[SciPy-User] [OT] Bayesian vs. frequentist
Wed Feb 15 08:37:41 CST 2012
From: Daniele Nicolodi <email@example.com>
Sent: Wednesday, February 15, 2012 3:21 AM
Subject: Re: [SciPy-User] [OT] Bayesian vs. frequentist
Hello, I'll hijack this thread to ask for advice.
I'm a physicist and, as you may expect, my education in statistics is
mostly in Frequentists methods. However, I always had an interest in
Bayesian methods, as those seems to solve in much more natural ways the
problems that arise in complex data analysis.
I recently started to read "Data Analysis, A Bayesian Tutorial" by D.S.
Silva (currently reading chapter 4, unfortunately real work is always
interfering) and I really like the approach and the straight forward
manner in which the theory builds up.
However, I feel that the Bayesian approach, is much more difficult to
translate to practical methods I can implement, but I may be biased by
the long term exposition to the "recipe based" Frequentist approach.
Can someone suggest me some resources (documentation or code) where some
practical approaches to Bayesian analysis are taught?
Thank you. Cheers,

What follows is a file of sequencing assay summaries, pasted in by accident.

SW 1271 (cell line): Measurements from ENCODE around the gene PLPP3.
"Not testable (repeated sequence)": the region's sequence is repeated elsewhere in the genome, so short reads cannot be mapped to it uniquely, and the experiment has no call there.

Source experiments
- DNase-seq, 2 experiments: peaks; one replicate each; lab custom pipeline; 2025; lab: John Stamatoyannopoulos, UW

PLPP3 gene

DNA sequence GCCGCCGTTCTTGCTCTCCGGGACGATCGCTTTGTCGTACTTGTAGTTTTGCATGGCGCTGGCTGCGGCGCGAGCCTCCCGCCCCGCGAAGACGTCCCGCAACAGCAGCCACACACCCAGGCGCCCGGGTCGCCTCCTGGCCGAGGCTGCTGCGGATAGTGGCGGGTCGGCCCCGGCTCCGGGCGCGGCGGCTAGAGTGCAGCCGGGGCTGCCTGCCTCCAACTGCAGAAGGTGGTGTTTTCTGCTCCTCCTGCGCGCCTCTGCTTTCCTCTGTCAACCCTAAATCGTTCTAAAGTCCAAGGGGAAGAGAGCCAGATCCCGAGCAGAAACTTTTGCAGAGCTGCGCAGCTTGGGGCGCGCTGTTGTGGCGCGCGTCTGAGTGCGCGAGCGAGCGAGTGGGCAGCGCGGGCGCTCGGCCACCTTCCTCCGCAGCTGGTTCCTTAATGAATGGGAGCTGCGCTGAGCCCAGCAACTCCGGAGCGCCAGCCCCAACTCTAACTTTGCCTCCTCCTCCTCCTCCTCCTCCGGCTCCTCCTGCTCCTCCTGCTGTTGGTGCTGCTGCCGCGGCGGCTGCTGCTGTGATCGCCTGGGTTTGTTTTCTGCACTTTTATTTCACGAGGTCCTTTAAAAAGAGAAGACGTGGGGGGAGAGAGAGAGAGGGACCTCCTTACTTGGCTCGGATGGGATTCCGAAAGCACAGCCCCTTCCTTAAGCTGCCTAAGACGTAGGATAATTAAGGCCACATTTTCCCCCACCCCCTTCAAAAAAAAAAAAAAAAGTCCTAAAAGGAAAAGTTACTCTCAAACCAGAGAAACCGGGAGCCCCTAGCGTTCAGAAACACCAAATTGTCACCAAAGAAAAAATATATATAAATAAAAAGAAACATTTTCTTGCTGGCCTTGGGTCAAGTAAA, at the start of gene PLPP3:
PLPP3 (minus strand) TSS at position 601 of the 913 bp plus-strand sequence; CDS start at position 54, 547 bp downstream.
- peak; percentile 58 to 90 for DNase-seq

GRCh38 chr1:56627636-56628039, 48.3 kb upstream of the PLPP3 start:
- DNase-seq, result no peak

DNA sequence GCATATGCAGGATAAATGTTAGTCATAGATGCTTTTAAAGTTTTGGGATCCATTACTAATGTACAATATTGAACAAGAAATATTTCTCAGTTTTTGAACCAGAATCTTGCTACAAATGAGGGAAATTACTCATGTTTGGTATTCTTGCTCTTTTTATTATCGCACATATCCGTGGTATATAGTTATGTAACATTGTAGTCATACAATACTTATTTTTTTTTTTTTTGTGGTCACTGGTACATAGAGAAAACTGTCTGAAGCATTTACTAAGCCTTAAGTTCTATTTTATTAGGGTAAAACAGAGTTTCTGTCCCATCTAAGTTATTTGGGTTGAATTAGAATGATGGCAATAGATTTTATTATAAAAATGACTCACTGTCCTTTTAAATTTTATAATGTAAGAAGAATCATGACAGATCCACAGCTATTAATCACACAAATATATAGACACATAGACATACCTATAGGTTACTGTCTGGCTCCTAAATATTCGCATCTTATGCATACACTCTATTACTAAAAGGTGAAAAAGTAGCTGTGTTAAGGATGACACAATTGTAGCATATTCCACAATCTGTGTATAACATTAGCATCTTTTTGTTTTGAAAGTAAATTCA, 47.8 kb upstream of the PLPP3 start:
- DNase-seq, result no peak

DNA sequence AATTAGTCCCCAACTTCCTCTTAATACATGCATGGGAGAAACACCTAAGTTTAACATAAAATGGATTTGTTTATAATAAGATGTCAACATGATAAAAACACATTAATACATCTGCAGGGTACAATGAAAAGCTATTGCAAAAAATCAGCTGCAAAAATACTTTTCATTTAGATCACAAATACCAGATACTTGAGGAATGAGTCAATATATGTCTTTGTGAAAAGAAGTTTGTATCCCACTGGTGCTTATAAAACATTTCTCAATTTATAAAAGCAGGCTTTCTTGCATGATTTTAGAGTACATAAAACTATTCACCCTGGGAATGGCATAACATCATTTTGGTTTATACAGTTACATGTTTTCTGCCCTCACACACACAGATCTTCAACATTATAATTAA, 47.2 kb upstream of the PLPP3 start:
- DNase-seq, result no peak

SciPy-User mailing list
I'm also a physicist and just getting into all this. Silva's book is good. Here are two others I found that look good and readable. I have not read either all the way, but they are worth examining. You should also (after digesting some standard Bayesian statistics) examine the newer latent Dirichlet methods which look pretty powerful and seem to have a better way to handle and generate priors. Again, I'm a novice here, but these look like good avenues for a scientist trying to learn Bayesian statistics.
(1) Udo von Toussaint, "Bayesian inference in physics", REVIEWS OF MODERN PHYSICS, VOLUME 83, JULY–SEPTEMBER 2011
(2) Daniela Calvetti and Erkki Somersalo, Introduction to Bayesian scientific computing (Springer, 2007)
It's a good topic even if it's OT -- provided everyone remains civil. :-)
-- Lou Pecora, my views are my own.
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